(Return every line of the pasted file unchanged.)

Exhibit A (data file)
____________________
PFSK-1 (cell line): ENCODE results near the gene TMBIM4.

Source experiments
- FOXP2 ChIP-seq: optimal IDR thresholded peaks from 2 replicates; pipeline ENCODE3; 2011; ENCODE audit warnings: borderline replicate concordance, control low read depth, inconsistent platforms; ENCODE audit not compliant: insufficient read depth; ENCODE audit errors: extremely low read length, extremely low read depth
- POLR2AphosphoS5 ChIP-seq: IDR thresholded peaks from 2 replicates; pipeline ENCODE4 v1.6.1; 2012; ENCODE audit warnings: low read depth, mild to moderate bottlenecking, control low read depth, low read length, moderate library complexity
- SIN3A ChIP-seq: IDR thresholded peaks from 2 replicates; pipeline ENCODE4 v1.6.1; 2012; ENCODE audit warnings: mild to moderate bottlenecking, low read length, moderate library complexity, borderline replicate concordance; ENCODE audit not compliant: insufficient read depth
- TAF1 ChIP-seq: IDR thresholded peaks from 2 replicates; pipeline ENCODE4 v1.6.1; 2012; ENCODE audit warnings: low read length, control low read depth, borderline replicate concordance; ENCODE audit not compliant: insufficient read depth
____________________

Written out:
PFSK-1 (cell line): ENCODE results near the gene TMBIM4.

Source experiments
- FOXP2 ChIP-seq: optimal IDR thresholded peaks from 2 replicates; pipeline ENCODE3; 2011; ENCODE audit warnings: borderline replicate concordance, control low read depth, inconsistent platforms; ENCODE audit not compliant: insufficient read depth; ENCODE audit errors: extremely low read length, extremely low read depth
- POLR2AphosphoS5 ChIP-seq: IDR thresholded peaks from 2 replicates; pipeline ENCODE4 v1.6.1; 2012; ENCODE audit warnings: low read depth, mild to moderate bottlenecking, control low read depth, low read length, moderate library complexity
- SIN3A ChIP-seq: IDR thresholded peaks from 2 replicates; pipeline ENCODE4 v1.6.1; 2012; ENCODE audit warnings: mild to moderate bottlenecking, low read length, moderate library complexity, borderline replicate concordance; ENCODE audit not compliant: insufficient read depth
- TAF1 ChIP-seq: IDR thresholded peaks from 2 replicates; pipeline ENCODE4 v1.6.1; 2012; ENCODE audit warnings: low read length, control low read depth, borderline replicate concordance; ENCODE audit not compliant: insufficient read depth